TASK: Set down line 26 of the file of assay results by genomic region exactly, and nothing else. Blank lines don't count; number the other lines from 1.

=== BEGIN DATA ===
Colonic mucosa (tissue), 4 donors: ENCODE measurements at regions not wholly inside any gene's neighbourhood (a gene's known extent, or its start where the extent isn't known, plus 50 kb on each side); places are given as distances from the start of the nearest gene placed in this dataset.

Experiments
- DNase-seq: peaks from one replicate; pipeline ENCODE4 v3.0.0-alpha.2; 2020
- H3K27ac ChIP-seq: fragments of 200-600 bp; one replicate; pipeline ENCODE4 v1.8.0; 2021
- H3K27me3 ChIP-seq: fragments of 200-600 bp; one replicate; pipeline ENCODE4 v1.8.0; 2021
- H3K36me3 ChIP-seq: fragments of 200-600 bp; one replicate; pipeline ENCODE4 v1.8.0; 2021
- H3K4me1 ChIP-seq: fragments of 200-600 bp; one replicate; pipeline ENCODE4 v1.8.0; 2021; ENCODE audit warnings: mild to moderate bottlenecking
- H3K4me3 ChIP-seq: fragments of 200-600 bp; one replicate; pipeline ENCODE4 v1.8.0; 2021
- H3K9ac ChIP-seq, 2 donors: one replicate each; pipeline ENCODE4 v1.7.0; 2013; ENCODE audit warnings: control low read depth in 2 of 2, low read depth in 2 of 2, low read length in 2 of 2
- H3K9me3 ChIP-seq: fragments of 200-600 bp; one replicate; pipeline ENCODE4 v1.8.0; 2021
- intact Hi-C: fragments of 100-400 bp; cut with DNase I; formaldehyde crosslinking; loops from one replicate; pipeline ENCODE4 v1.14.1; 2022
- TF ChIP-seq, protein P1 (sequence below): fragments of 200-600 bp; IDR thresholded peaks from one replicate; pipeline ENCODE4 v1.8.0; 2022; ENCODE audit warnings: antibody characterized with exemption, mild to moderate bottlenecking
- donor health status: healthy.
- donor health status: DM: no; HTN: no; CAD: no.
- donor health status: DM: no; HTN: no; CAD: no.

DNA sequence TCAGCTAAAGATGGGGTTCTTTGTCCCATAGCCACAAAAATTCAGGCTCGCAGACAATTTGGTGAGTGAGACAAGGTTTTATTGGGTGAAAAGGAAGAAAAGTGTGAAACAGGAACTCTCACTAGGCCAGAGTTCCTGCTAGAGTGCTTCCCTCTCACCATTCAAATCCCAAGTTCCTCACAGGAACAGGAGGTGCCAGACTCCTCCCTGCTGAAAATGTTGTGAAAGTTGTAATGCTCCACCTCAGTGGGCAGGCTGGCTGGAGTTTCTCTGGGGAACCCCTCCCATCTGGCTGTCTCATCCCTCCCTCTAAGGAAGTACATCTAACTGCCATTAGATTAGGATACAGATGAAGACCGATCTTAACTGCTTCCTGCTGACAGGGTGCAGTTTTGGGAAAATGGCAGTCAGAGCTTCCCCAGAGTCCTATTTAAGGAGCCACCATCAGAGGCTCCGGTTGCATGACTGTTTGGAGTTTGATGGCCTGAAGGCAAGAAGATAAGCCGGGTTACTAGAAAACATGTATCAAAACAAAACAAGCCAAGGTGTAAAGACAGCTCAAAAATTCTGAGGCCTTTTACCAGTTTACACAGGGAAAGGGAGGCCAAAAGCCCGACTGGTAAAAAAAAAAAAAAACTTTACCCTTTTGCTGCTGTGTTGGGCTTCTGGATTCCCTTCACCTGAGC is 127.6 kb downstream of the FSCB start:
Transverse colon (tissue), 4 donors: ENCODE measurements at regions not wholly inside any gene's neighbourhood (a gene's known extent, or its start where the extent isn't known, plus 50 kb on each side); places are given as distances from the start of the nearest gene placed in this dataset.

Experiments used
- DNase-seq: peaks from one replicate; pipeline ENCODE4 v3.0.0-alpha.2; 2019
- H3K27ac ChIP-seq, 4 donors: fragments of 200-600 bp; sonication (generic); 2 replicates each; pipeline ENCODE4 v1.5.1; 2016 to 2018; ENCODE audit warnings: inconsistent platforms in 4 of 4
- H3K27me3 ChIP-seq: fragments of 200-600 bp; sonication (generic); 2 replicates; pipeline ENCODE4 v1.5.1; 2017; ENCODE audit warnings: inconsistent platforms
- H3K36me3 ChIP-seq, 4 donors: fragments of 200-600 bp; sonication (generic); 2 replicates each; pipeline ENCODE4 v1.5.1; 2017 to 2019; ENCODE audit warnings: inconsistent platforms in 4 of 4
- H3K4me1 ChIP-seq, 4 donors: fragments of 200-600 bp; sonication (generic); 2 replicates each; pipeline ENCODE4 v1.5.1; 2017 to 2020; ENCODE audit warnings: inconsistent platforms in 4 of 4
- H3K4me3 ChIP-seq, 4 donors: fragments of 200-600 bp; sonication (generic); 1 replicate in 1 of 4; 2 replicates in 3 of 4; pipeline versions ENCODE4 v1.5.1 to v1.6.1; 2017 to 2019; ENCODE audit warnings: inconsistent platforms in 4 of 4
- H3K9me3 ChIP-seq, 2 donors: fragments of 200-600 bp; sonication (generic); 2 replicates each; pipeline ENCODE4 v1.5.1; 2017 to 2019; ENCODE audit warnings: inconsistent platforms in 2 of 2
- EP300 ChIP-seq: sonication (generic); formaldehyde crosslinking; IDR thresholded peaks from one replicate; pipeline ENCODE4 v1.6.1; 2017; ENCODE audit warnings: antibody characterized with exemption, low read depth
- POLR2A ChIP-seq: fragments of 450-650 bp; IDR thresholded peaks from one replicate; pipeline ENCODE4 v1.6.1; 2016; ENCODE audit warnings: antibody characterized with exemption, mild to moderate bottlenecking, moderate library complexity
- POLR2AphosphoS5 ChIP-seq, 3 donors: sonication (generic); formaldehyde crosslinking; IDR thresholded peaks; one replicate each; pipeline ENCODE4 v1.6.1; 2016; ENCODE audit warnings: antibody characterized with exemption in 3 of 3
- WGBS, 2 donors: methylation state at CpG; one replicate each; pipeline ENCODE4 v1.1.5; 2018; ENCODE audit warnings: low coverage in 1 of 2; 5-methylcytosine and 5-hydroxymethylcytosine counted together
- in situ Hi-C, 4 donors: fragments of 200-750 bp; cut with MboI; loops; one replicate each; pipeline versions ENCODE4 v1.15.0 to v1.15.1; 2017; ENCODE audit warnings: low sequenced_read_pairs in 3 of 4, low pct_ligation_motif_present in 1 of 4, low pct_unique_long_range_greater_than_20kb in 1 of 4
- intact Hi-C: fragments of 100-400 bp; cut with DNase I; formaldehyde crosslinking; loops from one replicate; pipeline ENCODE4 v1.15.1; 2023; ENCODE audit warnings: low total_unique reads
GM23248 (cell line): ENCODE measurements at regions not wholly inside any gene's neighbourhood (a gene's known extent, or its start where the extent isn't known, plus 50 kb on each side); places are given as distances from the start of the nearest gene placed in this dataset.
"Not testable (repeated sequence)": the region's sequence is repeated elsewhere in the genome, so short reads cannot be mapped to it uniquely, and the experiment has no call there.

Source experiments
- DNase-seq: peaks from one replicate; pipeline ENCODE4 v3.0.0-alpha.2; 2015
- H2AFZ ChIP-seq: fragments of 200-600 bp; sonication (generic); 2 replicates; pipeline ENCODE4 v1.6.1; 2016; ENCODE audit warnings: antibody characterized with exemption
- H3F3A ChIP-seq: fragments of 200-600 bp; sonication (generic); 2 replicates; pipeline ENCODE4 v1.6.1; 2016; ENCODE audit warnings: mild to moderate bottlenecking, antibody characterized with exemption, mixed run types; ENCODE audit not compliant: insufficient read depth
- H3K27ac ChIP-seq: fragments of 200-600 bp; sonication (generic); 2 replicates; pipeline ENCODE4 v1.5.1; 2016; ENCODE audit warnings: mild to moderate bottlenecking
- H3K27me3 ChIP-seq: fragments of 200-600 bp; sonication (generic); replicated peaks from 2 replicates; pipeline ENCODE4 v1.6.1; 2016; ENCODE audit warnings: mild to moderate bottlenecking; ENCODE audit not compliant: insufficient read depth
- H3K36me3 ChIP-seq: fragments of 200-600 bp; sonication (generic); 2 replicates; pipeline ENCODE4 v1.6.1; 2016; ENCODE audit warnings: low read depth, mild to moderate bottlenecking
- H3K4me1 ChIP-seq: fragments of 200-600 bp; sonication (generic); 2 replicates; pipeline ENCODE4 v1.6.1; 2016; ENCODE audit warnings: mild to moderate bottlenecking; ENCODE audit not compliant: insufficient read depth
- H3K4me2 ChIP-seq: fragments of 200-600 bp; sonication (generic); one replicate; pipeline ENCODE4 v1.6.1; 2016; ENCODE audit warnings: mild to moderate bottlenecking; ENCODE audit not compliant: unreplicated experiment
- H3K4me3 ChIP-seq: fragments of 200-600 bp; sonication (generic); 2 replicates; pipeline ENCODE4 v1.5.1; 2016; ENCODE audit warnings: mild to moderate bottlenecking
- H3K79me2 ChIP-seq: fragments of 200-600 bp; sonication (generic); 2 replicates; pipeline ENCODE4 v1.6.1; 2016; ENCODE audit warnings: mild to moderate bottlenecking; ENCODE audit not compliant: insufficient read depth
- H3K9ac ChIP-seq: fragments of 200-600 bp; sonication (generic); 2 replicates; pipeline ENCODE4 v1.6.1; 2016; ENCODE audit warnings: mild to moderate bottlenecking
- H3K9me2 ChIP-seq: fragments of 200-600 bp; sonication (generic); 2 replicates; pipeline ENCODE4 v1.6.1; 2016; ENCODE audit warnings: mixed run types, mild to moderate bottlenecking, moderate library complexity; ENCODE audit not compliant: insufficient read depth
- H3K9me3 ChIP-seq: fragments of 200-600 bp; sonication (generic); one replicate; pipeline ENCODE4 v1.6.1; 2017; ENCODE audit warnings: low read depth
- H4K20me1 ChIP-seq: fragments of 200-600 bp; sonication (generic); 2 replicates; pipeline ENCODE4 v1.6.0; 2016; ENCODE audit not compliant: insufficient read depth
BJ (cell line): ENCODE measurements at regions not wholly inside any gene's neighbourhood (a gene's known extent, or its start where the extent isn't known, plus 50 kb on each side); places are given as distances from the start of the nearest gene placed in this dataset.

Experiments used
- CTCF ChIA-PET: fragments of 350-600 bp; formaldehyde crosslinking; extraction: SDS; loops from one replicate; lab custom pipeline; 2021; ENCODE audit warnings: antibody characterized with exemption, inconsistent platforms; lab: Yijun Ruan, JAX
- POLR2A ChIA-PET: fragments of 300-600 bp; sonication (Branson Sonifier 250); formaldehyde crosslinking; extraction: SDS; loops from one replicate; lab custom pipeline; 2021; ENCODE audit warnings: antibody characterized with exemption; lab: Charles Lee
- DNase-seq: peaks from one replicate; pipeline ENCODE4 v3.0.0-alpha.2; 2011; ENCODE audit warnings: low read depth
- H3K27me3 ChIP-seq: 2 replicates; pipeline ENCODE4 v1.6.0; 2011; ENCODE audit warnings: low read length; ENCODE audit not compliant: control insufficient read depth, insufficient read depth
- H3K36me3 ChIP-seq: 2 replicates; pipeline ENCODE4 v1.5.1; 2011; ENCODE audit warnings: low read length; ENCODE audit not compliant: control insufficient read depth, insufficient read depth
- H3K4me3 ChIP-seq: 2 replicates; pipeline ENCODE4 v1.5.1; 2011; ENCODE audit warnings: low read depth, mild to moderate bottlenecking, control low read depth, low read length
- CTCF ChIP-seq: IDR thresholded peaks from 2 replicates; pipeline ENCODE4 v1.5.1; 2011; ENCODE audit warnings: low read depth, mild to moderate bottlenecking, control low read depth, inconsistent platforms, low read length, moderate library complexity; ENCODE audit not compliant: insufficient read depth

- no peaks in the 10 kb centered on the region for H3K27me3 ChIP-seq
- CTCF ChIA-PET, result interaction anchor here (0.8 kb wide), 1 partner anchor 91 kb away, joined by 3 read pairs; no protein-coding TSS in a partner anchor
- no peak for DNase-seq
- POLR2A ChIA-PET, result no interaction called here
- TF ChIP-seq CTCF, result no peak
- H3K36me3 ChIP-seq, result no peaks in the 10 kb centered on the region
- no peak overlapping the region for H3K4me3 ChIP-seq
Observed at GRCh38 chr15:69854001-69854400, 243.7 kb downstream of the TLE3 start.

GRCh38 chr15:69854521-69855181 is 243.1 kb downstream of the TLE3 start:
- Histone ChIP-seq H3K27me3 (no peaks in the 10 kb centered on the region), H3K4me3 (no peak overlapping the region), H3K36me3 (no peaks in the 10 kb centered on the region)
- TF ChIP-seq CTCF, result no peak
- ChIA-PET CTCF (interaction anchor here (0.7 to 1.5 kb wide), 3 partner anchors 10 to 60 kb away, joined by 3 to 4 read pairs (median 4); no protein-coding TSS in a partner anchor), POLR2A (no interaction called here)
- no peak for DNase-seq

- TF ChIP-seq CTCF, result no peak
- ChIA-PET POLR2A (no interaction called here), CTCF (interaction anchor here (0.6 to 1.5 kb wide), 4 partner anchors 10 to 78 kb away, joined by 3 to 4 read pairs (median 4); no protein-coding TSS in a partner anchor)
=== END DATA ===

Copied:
- EP300 ChIP-seq: sonication (generic); formaldehyde crosslinking; IDR thresholded peaks from one replicate; pipeline ENCODE4 v1.6.1; 2017; ENCODE audit warnings: antibody characterized with exemption, low read depth